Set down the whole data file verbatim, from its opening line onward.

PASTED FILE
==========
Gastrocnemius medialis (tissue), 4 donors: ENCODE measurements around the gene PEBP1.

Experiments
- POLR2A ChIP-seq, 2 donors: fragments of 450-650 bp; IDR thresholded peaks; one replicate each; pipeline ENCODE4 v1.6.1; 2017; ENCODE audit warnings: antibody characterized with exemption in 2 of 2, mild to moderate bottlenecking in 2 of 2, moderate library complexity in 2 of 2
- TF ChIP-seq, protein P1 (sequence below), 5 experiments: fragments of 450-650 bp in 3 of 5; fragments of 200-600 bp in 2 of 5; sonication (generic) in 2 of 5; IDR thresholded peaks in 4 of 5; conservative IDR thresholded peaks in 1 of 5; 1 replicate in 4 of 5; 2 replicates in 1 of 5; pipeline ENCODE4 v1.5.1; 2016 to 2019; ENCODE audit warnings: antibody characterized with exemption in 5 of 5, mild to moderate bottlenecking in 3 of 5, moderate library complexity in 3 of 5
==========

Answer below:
Gastrocnemius medialis (tissue), 4 donors: ENCODE measurements around the gene PEBP1.

Experiments
- POLR2A ChIP-seq, 2 donors: fragments of 450-650 bp; IDR thresholded peaks; one replicate each; pipeline ENCODE4 v1.6.1; 2017; ENCODE audit warnings: antibody characterized with exemption in 2 of 2, mild to moderate bottlenecking in 2 of 2, moderate library complexity in 2 of 2
- TF ChIP-seq, protein P1 (sequence below), 5 experiments: fragments of 450-650 bp in 3 of 5; fragments of 200-600 bp in 2 of 5; sonication (generic) in 2 of 5; IDR thresholded peaks in 4 of 5; conservative IDR thresholded peaks in 1 of 5; 1 replicate in 4 of 5; 2 replicates in 1 of 5; pipeline ENCODE4 v1.5.1; 2016 to 2019; ENCODE audit warnings: antibody characterized with exemption in 5 of 5, mild to moderate bottlenecking in 3 of 5, moderate library complexity in 3 of 5